This week, Australia dropped bombs on ISIL targets in Iraq:
"Overnight the Australian Air Task Group operating in the Middle East attacked its first target in Iraq," the Australian Defense Force said in a statement.
"Two bombs were dropped from an F/A-18F Super Hornet on to an ISIL facility. All aircraft exited the target area safely and returned to base," it said, using an alternate name for the group.
And the reason they could is that they made a decision in 2006 to have this capability now:
But none of their missions would have taken place but for a private meeting eight years ago in October 2006 in a suite next door to the Cabinet room in Parliament House.
That decision was to bridge the gap in strike capability created by the retirement of elderly F-111 strike aircraft and the time it would take to get F-35s. The gap was filled with Super Hornets that carried out the strikes this month.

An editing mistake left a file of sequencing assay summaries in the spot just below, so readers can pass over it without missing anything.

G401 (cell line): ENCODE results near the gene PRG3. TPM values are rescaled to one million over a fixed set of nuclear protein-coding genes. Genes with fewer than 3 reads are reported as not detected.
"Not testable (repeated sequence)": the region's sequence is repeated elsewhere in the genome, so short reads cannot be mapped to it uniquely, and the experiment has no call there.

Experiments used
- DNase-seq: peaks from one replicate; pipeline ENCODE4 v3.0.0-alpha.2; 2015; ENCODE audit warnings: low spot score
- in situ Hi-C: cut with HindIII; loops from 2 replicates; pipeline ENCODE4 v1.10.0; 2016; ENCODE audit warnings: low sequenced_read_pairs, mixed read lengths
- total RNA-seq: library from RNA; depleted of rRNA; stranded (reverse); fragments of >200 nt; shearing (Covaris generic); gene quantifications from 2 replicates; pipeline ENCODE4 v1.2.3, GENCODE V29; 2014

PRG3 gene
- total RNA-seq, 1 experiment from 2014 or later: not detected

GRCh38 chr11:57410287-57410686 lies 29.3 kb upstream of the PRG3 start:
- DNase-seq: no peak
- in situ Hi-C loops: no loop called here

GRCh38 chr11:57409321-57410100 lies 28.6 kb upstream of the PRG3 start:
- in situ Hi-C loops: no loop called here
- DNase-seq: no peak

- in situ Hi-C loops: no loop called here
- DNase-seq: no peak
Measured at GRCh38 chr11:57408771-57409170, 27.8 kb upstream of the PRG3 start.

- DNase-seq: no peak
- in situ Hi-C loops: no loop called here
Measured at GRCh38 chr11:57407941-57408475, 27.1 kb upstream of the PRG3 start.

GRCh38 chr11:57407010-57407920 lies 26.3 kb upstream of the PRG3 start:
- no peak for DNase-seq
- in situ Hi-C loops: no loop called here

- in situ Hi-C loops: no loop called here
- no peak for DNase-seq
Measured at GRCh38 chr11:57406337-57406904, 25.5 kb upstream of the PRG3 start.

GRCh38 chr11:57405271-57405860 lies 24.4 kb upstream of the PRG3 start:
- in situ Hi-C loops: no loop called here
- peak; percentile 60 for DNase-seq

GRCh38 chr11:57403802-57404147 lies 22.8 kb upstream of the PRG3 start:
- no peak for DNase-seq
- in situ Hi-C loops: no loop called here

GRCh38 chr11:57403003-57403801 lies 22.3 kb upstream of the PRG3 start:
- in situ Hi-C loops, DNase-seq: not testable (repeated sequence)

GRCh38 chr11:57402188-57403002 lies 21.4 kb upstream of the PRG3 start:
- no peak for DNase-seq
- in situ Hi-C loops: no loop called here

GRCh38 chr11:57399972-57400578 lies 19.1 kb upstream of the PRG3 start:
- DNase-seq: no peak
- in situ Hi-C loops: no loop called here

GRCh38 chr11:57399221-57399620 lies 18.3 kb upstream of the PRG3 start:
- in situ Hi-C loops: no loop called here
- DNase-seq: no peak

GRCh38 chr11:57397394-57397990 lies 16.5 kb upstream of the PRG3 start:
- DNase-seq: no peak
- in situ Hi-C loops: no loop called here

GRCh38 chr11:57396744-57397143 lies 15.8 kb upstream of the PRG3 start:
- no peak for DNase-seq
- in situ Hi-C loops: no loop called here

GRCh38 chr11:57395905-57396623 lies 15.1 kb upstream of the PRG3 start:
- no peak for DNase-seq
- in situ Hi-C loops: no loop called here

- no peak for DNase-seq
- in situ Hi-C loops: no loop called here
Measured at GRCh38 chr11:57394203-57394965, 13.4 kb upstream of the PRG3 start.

Secretary of Defense Rumsfeld was bitterly condemned over his comment in response to our ground forces being stretched in Iraq by noting that you go to war with the army you have and not the army you wish you had (at that moment).
I suppose it would be more accurate to say that you go to war with the army you wish you had about a decade earlier.
Or your air force, of course. Fortunately, in 2006 Australia wished to have the air power that they have used in 2014.
UPDATE: What happens when you make poor decisions years ago and find out just what you wished to have in 2014.